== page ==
The modulus 11 of the sum must be 0. There is an online ISSN checker. ISSN codes are assigned by a network of ISSN National Centres located at national libraries and coordinated by the ISSN International Centre based in Paris; the International Centre is an intergovernmental organization created in 1974 through an agreement between UNESCO and the French government. The International Centre maintains a database of all ISSNs assigned worldwide, the ISDS Register otherwise known as the ISSN Register. At the end of 2016, the ISSN Register contained records for 1,943,572 items. ISSN and ISBN codes are similar in concept. An ISBN might be assigned for particular issues of a serial, in addition to the ISSN code for the serial as a whole. An ISSN, unlike the ISBN code, is an anonymous identifier associated with a serial title, containing no information as to the publisher or its location. For this reason a new ISSN is assigned to a serial each time it undergoes a major title change. Since the ISSN applies to an entire serial a new identifier, the Serial Item and Contribution Identifier, was built on top of it to allow references to specific volumes, articles, or other identifiable components.
Separate ISSNs are needed for serials in different media. Thus, the print and electronic media versions of a serial need separate ISSNs. A CD-ROM version and a web version of a serial require different ISSNs since two different media are involved. However, the same ISSN can be used for different file formats of the same online serial; this "media-oriented identification" of serials made sense in the 1970s. In the 1990s and onward, with personal computers, better screens, the Web, it makes sense to consider only content, independent of media; this "content-oriented identification" of serials was a repressed demand during a decade, but no ISSN update or initiative occurred. A natural extension for ISSN, the unique-identification of the articles in the serials, was the main demand application. An alternative serials' contents model arrived with the indecs Content Model and its application, the digital object identifier, as ISSN-independent initiative, consolidated in the 2000s. Only in 2007, ISSN-L was defined in the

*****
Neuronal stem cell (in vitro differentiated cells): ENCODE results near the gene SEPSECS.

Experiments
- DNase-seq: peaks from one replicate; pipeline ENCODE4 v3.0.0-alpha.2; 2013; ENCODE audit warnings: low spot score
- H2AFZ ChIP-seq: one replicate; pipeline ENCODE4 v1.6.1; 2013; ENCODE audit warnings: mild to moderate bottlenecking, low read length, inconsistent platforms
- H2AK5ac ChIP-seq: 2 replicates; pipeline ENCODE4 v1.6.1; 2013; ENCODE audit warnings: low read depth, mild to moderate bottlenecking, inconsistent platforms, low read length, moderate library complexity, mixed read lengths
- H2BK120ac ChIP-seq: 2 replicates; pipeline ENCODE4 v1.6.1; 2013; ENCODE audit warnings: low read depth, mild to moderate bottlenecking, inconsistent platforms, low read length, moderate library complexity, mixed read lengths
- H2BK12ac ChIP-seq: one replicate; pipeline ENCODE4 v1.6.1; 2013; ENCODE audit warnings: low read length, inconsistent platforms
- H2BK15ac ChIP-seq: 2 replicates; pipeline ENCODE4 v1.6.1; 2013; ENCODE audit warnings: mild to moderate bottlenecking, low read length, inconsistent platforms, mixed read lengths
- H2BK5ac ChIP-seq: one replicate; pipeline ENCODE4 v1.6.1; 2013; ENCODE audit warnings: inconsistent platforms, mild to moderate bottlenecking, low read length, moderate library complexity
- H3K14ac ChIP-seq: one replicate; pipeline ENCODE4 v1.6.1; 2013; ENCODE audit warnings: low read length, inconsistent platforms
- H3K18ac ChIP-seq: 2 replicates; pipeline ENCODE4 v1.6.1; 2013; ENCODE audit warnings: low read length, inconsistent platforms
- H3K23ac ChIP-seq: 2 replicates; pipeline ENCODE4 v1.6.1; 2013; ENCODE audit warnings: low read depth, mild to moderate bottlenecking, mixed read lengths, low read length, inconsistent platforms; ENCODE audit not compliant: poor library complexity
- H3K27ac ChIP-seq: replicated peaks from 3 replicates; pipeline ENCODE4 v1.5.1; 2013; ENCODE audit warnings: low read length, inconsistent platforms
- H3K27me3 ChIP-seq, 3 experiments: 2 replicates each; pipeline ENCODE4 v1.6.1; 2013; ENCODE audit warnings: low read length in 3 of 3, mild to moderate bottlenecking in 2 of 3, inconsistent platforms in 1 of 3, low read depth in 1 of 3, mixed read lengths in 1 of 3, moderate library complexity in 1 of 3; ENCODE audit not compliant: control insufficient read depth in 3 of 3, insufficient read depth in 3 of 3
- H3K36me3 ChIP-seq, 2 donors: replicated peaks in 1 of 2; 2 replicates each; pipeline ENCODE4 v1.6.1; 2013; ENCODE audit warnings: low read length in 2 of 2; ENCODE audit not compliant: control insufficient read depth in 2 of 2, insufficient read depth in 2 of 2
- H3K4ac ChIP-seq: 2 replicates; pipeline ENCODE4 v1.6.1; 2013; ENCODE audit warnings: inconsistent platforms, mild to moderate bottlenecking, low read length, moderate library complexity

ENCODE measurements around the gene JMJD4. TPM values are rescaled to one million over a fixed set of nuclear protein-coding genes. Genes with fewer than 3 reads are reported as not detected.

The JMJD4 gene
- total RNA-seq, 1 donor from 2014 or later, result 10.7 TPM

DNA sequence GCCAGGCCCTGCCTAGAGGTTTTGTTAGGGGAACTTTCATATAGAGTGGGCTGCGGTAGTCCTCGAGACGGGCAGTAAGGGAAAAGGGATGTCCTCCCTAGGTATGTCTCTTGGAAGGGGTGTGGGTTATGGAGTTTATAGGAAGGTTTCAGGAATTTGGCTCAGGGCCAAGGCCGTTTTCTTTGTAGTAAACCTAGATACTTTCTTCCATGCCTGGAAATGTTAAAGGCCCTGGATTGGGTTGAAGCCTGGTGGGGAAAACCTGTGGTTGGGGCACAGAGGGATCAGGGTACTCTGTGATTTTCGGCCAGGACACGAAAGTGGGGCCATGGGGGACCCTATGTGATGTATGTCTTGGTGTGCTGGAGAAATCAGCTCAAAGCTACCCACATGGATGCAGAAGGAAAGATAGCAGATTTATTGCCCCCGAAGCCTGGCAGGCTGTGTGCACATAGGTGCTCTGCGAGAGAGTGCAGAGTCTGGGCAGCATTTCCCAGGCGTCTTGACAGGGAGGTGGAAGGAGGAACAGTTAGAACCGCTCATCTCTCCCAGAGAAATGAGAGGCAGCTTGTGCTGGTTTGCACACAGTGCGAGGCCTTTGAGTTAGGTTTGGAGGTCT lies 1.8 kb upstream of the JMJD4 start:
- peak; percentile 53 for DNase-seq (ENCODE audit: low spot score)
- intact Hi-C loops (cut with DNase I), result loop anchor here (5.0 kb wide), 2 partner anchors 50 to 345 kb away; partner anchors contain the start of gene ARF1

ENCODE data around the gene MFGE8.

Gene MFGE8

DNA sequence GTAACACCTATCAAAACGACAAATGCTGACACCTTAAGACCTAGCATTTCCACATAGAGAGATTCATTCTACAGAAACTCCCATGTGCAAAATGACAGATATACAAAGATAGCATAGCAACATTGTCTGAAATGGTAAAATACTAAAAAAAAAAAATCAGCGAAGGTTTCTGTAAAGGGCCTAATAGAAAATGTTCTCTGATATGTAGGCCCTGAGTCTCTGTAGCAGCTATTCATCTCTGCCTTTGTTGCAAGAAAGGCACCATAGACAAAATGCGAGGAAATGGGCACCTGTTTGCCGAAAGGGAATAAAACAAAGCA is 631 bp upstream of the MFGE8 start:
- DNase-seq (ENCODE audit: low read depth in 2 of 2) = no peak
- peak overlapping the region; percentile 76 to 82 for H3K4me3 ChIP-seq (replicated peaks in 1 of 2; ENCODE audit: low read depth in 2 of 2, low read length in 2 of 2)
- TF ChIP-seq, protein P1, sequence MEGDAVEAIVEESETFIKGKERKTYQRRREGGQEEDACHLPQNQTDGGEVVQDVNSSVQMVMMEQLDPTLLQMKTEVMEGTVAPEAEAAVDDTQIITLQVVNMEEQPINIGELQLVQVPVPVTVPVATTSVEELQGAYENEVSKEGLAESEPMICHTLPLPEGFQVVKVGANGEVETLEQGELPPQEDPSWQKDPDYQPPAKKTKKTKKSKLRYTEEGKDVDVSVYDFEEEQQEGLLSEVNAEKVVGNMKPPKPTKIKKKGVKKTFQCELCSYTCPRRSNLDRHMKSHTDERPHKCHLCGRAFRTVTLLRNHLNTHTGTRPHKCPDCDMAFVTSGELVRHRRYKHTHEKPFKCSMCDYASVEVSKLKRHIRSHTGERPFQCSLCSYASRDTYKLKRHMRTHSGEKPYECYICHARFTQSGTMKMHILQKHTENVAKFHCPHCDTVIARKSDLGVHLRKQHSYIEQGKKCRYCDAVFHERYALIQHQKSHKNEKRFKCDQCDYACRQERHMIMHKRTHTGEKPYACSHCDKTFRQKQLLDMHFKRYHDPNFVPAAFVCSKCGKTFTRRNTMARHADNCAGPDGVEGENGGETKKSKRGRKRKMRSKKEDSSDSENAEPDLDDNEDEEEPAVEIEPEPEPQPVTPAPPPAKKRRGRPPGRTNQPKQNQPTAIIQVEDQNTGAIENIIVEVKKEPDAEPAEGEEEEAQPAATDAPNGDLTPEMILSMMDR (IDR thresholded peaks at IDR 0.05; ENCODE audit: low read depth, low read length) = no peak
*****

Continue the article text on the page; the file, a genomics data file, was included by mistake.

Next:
The United States of America known as the United States or America, is a country composed of 50 states, a federal district, five major self-governing territories, various possessions. At 3.8 million square miles, the United States is the world's third or fourth largest country by total area and is smaller than the entire continent of Europe's 3.9 million square miles. With a population of over 327 million people, the U. S. is the third most populous country. The capital is Washington, D. C. and the largest city by population is New York City. Forty-eight states and the capital's federal district are contiguous in North America between Canada and Mexico; the State of Alaska is in the northwest corner of North America, bordered by Canada to the east and across the Bering Strait from Russia to the west. The State of Hawaii is an archipelago in the mid-Pacific Ocean; the U. S. territories are scattered about the Pacific Ocean and the Caribbean Sea, stretching across nine official time zones. The diverse geography and wildlife of the United States make it one of the world's 17 megadiverse countries.
Paleo-Indians migrated from Siberia to the North American mainland at least 12,000 years ago. European colonization began in the 16th century; the United States emerged from the thirteen British colonies established along the East Coast. Numerous disputes between Great Britain and the colonies following the French and Indian War led to the American Revolution, which began in 1775, the subsequent Declaration of Independence in 1776; the war ended in 1783 with the United States becoming the first country to gain independence from a European power. The current constitution was adopted in 1788, with the first ten amendments, collectively named the Bill of Rights, being ratified in 1791 to guarantee many fundamental civil liberties; the United States embarked on a vigorous expansion across North America throughout the 19th century, acquiring new territories, displacing Native American tribes, admitting new states until it spanned the continent by 1848. During the second half of the 19th century, the Civil War led to the abolition of slavery.